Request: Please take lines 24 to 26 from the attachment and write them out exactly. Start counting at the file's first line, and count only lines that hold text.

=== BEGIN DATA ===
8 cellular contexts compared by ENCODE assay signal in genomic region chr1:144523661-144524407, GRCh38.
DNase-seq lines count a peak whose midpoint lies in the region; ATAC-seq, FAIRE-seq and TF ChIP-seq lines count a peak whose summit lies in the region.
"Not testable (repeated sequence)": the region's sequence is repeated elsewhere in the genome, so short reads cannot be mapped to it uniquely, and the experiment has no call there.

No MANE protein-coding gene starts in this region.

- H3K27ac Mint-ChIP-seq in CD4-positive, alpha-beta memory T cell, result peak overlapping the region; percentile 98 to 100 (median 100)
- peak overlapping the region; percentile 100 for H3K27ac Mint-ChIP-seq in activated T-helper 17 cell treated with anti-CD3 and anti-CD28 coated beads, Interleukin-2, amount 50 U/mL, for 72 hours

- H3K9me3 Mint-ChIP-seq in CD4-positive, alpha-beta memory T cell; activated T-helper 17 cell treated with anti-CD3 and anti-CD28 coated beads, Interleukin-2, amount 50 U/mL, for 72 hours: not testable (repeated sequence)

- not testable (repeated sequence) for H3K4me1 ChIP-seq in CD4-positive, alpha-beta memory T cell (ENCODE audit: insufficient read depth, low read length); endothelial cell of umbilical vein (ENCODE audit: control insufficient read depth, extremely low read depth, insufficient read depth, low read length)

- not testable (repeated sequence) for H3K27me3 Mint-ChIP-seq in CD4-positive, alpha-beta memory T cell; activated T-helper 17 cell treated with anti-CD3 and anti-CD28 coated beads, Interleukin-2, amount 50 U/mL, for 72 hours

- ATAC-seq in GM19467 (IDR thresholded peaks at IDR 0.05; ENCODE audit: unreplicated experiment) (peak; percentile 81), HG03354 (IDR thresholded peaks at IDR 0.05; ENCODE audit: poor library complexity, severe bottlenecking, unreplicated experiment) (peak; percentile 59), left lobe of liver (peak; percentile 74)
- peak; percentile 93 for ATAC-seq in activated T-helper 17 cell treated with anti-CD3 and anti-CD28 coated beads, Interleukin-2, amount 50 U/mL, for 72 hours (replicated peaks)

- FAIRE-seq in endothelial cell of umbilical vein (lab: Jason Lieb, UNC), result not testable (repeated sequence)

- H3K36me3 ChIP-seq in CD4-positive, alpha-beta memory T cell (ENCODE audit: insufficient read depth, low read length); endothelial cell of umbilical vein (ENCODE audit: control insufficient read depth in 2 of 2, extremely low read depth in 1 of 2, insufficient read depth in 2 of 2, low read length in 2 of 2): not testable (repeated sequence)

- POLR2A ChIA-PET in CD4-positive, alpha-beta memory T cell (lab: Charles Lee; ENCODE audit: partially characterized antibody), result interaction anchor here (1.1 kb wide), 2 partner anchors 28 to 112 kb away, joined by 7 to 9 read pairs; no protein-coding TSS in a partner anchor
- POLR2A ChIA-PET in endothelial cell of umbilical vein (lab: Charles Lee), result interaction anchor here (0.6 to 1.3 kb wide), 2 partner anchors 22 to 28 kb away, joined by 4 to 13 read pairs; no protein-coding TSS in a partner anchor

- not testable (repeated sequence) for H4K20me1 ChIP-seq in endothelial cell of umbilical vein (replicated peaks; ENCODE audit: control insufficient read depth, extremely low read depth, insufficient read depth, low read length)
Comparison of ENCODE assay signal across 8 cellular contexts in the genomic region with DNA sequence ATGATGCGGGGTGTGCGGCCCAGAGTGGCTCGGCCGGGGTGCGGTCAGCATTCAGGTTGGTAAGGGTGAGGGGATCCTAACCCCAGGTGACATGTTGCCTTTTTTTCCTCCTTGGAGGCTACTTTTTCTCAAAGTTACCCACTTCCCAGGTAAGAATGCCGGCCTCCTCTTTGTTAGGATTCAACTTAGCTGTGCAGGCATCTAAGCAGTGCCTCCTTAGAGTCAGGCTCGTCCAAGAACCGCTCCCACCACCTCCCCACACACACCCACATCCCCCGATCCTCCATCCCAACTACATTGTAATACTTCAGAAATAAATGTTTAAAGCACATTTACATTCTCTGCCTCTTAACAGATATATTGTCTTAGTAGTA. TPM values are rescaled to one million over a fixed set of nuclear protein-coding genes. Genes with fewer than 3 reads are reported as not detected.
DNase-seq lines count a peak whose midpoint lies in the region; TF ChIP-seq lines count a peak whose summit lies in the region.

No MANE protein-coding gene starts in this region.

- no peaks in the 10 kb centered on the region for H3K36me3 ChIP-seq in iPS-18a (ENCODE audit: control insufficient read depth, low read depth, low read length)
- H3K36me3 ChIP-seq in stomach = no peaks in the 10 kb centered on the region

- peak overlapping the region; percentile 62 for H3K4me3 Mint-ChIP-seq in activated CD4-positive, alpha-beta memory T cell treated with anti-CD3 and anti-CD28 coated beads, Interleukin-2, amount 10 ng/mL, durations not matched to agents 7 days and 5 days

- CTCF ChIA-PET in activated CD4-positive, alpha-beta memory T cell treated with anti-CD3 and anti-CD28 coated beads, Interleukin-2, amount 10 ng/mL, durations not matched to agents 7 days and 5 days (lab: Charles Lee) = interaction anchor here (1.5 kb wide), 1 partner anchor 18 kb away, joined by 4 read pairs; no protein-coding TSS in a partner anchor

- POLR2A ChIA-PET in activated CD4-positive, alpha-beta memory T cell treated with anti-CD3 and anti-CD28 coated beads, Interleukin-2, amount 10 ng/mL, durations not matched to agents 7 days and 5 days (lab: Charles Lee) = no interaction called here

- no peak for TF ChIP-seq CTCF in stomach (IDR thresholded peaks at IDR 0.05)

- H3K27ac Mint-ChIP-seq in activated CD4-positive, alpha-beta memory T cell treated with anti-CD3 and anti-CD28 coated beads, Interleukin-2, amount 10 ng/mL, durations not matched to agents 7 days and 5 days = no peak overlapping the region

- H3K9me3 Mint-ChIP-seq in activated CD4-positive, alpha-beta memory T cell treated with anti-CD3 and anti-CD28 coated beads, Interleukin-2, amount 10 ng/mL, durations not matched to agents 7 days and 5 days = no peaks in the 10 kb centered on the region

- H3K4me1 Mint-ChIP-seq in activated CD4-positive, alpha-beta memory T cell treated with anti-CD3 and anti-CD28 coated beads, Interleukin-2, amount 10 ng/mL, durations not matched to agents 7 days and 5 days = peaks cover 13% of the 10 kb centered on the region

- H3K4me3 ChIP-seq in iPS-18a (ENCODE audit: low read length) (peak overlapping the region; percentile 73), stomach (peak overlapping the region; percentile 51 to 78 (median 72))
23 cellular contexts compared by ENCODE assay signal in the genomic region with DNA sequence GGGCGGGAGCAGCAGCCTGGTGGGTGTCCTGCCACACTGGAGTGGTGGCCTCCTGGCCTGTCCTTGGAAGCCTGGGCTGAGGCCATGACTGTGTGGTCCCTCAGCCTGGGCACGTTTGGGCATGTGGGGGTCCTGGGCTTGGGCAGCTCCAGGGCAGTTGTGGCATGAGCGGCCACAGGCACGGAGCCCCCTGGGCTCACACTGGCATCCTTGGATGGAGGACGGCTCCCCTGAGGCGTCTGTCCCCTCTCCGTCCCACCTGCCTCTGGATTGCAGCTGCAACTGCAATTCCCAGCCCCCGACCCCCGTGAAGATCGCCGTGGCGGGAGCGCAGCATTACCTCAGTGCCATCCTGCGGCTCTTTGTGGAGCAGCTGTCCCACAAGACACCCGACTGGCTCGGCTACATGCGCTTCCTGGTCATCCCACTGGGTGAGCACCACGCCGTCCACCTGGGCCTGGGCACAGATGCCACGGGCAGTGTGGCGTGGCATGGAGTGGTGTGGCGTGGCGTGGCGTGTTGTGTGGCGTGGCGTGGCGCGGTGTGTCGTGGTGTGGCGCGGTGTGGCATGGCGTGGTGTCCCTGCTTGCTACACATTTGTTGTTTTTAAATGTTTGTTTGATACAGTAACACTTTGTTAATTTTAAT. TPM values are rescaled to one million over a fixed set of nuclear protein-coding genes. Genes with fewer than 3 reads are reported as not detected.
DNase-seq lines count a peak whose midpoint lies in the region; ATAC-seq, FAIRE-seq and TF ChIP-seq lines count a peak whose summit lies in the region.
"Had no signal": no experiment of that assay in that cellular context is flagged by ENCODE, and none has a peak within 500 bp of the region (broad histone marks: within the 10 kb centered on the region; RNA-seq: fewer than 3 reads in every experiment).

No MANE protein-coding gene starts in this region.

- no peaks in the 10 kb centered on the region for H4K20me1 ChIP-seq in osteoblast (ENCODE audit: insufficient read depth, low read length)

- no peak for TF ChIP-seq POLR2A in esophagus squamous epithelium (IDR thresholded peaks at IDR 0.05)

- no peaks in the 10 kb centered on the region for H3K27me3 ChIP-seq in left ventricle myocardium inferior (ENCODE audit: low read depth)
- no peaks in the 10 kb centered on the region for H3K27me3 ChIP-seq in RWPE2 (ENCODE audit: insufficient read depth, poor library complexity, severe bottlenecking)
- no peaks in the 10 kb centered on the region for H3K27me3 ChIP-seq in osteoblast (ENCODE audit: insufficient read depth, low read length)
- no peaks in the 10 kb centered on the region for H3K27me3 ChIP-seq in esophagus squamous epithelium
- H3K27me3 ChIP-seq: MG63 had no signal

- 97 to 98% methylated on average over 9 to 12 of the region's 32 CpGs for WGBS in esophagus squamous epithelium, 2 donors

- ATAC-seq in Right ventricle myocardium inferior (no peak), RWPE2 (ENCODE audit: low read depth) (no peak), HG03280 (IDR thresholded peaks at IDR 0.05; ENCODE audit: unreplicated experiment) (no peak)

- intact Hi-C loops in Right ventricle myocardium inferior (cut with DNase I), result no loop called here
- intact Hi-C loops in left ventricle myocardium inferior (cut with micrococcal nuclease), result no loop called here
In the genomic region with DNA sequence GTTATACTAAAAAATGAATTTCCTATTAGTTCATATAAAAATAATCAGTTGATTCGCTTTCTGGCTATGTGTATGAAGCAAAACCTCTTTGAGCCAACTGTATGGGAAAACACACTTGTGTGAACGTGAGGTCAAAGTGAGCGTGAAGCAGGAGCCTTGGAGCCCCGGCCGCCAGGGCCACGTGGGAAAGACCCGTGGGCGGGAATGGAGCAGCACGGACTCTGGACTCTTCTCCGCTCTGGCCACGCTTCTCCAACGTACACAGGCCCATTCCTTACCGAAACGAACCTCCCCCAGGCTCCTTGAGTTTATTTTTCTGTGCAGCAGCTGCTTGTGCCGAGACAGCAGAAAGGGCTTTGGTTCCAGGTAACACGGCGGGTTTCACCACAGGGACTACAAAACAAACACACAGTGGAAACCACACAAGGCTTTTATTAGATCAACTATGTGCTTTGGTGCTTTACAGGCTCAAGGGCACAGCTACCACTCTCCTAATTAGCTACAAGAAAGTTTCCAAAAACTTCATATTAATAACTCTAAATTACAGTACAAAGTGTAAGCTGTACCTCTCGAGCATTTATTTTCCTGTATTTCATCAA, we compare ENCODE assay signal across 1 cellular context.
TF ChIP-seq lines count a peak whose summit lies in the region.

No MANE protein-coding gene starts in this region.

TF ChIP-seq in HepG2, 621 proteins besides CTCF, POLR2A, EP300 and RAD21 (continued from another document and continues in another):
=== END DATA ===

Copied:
- POLR2A ChIA-PET in activated CD4-positive, alpha-beta memory T cell treated with anti-CD3 and anti-CD28 coated beads, Interleukin-2, amount 10 ng/mL, durations not matched to agents 7 days and 5 days (lab: Charles Lee) = no interaction called here

- no peak for TF ChIP-seq CTCF in stomach (IDR thresholded peaks at IDR 0.05)

- H3K27ac Mint-ChIP-seq in activated CD4-positive, alpha-beta memory T cell treated with anti-CD3 and anti-CD28 coated beads, Interleukin-2, amount 10 ng/mL, durations not matched to agents 7 days and 5 days = no peak overlapping the region